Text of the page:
Music licensing

November 18, 2018


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Example

An Australian advertising agency team is creating a TV commercial for a blue-chip client. They want to feature a music track from one of the most iconic bands in the world. They make contact with APRA (the Australasian Performing Rights Association) to find out whether or not they can use the track and how much the usage fee will cost.

In the above example, the agency contacted APRA. APRA is a ‘performance rights organisation’ (PRO) that not only helps Australian and New Zealand music creators get paid for their work (via royalties), but they also help agencies to access music from Australasia and the rest of the world. In some countries, PROs are known as ‘copyright collectives’ or ‘copyright collecting agencies’. A list of current international PROs can be found online.

Unless you are going to use royalty-free music for your production, then you will need to ensure that the music you use is either purpose-made for your project, or has been licensed legally. This will affect not only your TV commercials, but also your marketing and corporate videos, YouTube or other social media videos, radio commercials, and even non-commercial projects.

 

Copyright

From the APRAAMCOS.co.nz website

Using music in advertising requires the approval from all copyright holders in the song you wish to use in your production.

Commercially-released music: When using a commercially-released song in any advertisement, there are two copyrights to consider. There is a copyright embodied in the composition of the song (the words, the musical arrangement) and a copyright in the sound recording of that song. Often songs are written by someone other than the performer of the work.  

“When re-recording a song, or creating a cover version for your ad, while you may not need to obtain clearance for the original sound recording, you will still need to obtain permission to use the musical work.

Production music: Production Music is music specifically written and recorded to be used in all forms of audio and audio-visual productions, including advertising. Production music tracks are pre-cleared for immediate use and cover both the sound recording and musical work copyrights.

Music composed for your ad: In most cases, the rights you need to obtain to use specially-composed music in your ad will be included in the agreement between you and the commissioned composer.” 

Copyright is split between the recording label, which controls the actual recording of the music; and the publisher, which controls the song itself (the words and melody). Therefore, you’ll need to secure two different types of licence:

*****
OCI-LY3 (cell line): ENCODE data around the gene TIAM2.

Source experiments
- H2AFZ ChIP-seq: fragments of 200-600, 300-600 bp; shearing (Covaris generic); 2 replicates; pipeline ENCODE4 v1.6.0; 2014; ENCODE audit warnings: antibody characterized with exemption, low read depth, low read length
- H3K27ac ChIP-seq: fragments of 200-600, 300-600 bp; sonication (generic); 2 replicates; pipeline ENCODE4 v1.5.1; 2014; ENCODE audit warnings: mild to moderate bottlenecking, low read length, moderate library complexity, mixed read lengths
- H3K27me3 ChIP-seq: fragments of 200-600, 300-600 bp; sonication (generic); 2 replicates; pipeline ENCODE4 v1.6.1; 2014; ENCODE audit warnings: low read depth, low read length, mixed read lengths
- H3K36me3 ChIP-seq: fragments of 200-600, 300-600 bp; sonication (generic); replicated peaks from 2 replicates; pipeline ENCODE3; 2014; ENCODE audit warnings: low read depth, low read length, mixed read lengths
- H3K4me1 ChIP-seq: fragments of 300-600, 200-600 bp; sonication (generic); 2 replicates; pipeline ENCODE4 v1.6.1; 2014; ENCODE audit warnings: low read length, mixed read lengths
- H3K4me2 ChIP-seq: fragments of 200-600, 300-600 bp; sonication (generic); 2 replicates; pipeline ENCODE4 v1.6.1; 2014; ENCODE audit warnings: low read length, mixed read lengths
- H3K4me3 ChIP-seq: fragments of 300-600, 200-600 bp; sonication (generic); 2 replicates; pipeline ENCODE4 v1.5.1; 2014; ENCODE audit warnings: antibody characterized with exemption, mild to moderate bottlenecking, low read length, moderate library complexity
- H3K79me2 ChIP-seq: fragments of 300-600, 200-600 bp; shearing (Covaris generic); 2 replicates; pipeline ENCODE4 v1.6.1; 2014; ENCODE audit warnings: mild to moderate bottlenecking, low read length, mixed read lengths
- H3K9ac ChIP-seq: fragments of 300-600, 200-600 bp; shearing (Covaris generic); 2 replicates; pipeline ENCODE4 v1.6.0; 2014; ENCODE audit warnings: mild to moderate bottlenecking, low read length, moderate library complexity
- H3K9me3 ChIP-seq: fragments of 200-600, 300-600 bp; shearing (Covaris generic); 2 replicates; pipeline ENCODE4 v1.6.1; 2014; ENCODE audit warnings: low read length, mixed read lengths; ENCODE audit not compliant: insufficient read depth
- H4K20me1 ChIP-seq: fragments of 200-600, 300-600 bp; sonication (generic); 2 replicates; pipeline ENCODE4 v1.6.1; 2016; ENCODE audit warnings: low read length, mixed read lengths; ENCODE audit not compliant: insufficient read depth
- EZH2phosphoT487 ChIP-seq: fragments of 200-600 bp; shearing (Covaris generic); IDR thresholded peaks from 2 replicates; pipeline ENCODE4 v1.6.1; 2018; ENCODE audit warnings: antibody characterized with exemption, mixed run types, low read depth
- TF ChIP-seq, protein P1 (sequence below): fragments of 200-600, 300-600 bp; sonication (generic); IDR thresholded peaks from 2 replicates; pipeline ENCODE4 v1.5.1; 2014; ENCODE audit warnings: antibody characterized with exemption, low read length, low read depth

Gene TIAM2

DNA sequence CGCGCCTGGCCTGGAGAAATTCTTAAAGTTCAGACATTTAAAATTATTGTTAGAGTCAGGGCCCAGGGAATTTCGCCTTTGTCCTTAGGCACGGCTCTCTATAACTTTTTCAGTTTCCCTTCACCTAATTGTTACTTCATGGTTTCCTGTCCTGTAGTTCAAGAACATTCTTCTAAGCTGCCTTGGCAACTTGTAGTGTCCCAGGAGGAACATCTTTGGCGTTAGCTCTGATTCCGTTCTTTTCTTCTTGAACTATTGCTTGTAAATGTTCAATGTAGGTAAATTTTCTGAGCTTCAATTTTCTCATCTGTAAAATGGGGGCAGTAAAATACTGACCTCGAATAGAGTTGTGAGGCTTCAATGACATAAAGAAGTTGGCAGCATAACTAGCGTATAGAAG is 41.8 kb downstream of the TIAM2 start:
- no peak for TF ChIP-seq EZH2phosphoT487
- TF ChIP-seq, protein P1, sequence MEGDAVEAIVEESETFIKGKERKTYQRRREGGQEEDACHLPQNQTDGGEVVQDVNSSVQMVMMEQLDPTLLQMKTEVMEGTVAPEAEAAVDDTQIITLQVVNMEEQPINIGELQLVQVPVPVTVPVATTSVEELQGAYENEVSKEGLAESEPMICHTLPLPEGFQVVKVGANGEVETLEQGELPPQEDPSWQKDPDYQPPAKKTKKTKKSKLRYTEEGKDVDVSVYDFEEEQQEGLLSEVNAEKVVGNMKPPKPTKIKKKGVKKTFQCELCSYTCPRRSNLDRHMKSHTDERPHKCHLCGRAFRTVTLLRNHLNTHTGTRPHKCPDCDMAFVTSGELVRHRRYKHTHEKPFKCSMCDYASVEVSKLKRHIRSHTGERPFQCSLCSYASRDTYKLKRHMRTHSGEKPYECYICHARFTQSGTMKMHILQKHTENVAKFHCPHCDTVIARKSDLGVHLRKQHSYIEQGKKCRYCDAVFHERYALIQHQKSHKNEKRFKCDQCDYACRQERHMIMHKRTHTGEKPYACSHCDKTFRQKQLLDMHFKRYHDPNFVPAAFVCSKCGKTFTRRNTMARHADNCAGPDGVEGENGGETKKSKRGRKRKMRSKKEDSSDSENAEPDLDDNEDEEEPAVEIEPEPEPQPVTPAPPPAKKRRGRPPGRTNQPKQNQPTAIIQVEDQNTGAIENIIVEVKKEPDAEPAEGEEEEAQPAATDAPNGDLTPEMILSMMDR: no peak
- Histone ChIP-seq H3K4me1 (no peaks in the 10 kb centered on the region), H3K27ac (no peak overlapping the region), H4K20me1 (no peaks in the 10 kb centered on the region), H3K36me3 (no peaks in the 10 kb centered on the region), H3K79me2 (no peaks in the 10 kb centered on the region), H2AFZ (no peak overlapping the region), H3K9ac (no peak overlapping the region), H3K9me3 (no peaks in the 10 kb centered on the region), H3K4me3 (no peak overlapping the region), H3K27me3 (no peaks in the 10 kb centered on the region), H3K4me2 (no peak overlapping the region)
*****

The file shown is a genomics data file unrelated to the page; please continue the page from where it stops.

• An ‘administer licence’ or ‘master use licence’ (unless you are re-recording the performance) from either the recording label or the artist directly (if they are an independent artist); and
  • A ‘synchronisation licence’ (TV) and a ‘transcription licence’ (radio) from the publisher. The publisher may be a large company or an individual songwriter who has published their own work.

It’s usually far easier to use your national or regional PRO which can do these negotiations on your behalf.

 

How much will your client have to pay?

There is no standardisation of licencing fees. They will vary with the usage and the importance of the song.

For example, in Donald Passman’s book ‘All You Need to Know About the Music Business’ (2011) he mentions some fee ranges (in US dollars):

Low-end TV usage (e.g. music is playing from a jukebox in a scene, but no one in the scene is paying any attention to the music) – free (for exposure) to $2,000 for a 5-year licence. In a film, the fee would be $10,000 in perpetuity.

“A more popular song is worth more, perhaps $3,000 for TV and $25,000 for film.

“A song used as the theme song for a film might get $50,000 to $75,000.

“Commercials fetch even more money: “a song can command anywhere from $25,000 to $500,000 plus per year. The typical range for a well-known song is $75,000 to $200,000 for a one-year national usage in the United States, on television and radio.

If you intend to create multiple versions of your commercial or video (e.g. 45”, 30”, and 15”), then you are likely to be charged 3 x the licensing fee; and that the fee may be the same for the 15” as it is for the 45”.

You have to be prepared for the fees to be prohibitively expensive, or you may even find it impossible to license your preferred song, so it always pays to have a Plan B ready. The good news is that many indie artists will be very open to negotiating a deal to use one of their tracks.

 

     

     





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